Leonard Mins

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This article is part of the
Venona
series.

CPUSA
League of American Writers
Office of Strategic Services
Fort Monmouth Army Signal Corps Laboratories

Leonard Emil Mins (1900–1988) was an American who worked in the Russian Section of the Research and Analysis Division of the Office of Strategic Services (OSS) during World War II. Mins also worked for Soviet Military Intelligence (GRU).

Mins joined the Communist Party of the United States (CPUSA) in 1919 and worked for the Communist movement in Germany in 1920 and 1921. In 1924 and 1925 Mins worked for the Executive Committee of the Comintern as a translator. From 1927 to 1932 Mins did Communist Party work in the United States. In 1934 he transferred his party membership to the Communist Party of the Soviet Union (CPSU).

Mins was in France in 1938 working with exiled German writers, one of whom was the father of the later notorious East German spymaster and Stasi officer Markus Wolf. In his 1997 memoirs Wolf recalled his old friend as, “a Communist exile who had been my parents' close friend” in Russia. “He had been the channel through which my father was able to communicate with us during his internment in France.”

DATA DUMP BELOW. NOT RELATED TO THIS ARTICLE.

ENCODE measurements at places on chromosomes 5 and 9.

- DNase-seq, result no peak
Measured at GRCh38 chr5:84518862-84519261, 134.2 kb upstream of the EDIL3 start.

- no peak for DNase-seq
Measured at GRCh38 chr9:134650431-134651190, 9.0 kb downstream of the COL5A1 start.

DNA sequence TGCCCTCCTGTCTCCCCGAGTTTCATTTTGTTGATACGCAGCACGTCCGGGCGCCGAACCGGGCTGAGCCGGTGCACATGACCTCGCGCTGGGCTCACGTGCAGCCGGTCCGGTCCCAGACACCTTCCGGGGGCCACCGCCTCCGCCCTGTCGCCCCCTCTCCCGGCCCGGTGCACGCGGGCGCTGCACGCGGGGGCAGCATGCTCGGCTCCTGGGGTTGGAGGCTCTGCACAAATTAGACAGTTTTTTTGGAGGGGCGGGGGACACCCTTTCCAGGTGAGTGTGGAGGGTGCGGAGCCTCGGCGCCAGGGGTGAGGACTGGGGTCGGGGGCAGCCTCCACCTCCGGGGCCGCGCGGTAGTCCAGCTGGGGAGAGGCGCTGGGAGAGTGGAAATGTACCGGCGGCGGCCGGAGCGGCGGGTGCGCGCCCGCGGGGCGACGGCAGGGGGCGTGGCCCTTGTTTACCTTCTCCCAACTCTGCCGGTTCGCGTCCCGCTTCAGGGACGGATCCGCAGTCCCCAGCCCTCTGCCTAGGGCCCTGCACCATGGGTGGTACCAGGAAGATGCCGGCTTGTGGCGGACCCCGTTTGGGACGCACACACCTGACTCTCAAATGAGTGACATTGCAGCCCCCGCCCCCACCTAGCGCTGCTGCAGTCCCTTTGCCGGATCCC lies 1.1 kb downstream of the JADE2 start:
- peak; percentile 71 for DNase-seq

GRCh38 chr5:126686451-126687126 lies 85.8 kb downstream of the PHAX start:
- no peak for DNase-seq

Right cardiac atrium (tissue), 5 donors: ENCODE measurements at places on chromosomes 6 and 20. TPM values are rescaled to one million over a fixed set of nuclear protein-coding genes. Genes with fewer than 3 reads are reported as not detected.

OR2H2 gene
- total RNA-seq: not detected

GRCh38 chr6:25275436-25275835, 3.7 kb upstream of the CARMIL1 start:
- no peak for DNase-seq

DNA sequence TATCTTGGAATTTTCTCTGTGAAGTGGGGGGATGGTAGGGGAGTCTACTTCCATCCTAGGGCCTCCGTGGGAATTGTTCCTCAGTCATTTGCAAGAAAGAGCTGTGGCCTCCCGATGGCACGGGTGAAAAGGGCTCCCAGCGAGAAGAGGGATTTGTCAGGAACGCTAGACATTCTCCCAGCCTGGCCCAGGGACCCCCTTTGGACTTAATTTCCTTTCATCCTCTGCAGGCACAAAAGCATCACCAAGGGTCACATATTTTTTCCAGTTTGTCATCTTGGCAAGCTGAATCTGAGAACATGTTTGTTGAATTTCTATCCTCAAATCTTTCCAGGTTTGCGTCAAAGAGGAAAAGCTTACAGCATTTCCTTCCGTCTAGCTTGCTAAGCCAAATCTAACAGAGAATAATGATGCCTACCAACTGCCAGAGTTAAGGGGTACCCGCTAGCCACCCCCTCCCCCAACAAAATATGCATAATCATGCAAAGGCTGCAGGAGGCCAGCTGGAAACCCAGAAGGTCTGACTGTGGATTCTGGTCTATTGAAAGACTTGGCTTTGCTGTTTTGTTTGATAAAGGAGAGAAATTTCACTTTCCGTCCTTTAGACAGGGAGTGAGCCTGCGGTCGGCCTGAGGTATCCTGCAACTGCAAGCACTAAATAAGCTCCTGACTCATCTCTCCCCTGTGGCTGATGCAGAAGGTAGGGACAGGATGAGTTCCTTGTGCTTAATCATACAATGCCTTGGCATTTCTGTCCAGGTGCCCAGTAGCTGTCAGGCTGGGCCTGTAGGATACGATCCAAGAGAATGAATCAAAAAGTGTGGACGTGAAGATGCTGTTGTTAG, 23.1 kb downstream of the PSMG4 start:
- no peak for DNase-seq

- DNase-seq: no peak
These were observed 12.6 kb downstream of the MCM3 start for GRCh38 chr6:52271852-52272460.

Mins worked for the OSS from 1942 to late 1943, and worked mostly on a survey of strategic minerals and oil reserves in Asia and the Soviet Union. Mins was the subject of a Dies Committee investigation in 1943. Mins denied being a member of the Communist Party of the United States (CPUSA) but admitted he taught at the Workers School, a Communist controlled entity, and served on the editorial board of Partisan Review, had been a member of the John Reed Club, written for the New Masses, and a member of the League of American Writers. Mins admitted he had lived in Moscow from 1934 to 1936 but insisted he only made translations for the Soviet Academy of Sciences.

Venona

Leonard Mins cover name in Soviet Military Intelligence, and as deciphered in the Venona project, is "Smith". Mins is referenced in the following Venona project decrypts:

Reference

  • CPUSA Comintern Representative to CPUSA, 26 January 1935, Archive of the Communist Party of the USA, RTsKhIDNI 515-1-3750.
  • Markus Wolf, Man Without a Face (New York: Times Books, 1997), 304.
  • Testimony of Leonard Mins, 8 April 1943, “Investigations of Un-American Propaganda Activities in the U.S.,” vol. 7, 3415–3437.
  • Army Signal Corps—Subversion and Espionage, October 22 (PDF). Executive Sessions Of The Senate Permanent Subcommittee On Investigations Of The Committee On Government Operations; Vol. 3. pgs. 2717-2726, U.S. Government Printing Office (1953)., Haynes & Klehr. Venona: Decoding Soviet Espionage in America. ISBN 0-300-08462-5. )
  • John Earl Haynes and Harvey Klehr, Venona: Decoding Soviet Espionage in America, New Haven: Yale University Press, (1999) pgs. 181–183, 193.
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